A common pitfall with task-based IAs is difficult-to-scan category names. Organizations think that category names need to start with verbs or follow an “I need to...” pattern in order to be task based. This isn’t necessary. Sometimes trying to fit link or menu labels to a specified format makes them long and more difficult to scan, because the most meaningful words don't appear until the end of the label. Task-based IA doesn't require any particular grammatical structure for labels; it just means grouping information according to how employees use it, rather than by who creates and maintains it.
Number of Main Navigation Items
Across the 77 intranet IAs in this report, there were an average number of 7.6 top-level categories, with a low of 3 and a high of 31 categories. The median number of categories was 7. These numbers did not change much between editions of this report, published 7 years apart.
|Average # nav categories
|Median # nav categories
|Number of IAs analyzed
|Max # nav categories
What did change between editions was the maximum number of navigation categories. In the first edition of the report we saw more organizations with very broad menus. Eleven percent of companies in our first edition had more than 12 categories, while none did in the second edition.
This shift towards fewer total categories is good. While a broad structure shows a wide range of the available content, too many categories can make it difficult for users to choose a site area, because of potential overlap in the meaning of the many menu items.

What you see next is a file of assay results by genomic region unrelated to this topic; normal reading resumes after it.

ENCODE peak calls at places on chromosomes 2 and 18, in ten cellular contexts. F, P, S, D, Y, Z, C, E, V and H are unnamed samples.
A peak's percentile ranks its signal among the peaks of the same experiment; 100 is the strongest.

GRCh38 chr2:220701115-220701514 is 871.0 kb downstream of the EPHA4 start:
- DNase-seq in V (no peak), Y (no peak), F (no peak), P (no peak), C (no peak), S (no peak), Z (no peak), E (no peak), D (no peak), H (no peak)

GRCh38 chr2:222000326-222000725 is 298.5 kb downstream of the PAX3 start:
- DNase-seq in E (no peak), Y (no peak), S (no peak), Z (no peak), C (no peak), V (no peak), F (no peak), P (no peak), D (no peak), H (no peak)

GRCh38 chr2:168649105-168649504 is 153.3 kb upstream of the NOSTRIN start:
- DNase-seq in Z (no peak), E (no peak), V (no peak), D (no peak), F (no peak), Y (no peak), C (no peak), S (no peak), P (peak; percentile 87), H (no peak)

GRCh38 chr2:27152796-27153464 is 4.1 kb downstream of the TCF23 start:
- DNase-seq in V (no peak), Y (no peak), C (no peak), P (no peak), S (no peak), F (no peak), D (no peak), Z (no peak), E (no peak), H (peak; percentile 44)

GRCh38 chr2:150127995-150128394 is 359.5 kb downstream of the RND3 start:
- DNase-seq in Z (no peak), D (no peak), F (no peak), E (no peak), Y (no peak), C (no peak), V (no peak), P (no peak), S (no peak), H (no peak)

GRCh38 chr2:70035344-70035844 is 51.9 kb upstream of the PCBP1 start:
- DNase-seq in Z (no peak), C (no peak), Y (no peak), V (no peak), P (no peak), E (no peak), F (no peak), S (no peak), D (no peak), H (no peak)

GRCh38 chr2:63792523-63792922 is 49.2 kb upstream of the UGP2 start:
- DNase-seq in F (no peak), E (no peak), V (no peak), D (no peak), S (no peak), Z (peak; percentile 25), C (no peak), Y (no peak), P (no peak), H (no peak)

Topics and Labels in Top-Level Navigation
Many intranets followed general patterns for picking main-menu items. Three topics attained top-level navigation status on the majority of the intranets:
- company information (66%)
- human-resources information (64%)
- news (56%)
Information about departments or divisions was a top-level category in 45% of intranets and support services (common needs across organization) appeared at the top in 40% of intranets. There was a very long tail of additional categories found in a smaller proportion of intranets.
Besides these most common topics, companies in the same industry tended to propagate the same categories at the top of their IA. For example, manufacturing companies often included a product-related category in their top-level navigation, whereas companies with a focus on intellectual property often presented a top-level knowledge-management (KM) category.
The labels used to represent each of these topics varied widely across intranets. The following table summarizes some of the specific terminology used:
|About the Organization
||Human Resources Information
||Information About Departments
|About [Company Name]
||Benefits & Pay
||News & Events
||Latest Staff News
One noticeable improvement in design between the two editions of this report was in how intranets helped users orient themselves within the site. Almost all the intranets in the 2nd edition provided a consistent navigation experience across site areas. The use of templates and design guidelines helped many organizations create a similar look and feel across different pages, even with many content contributors.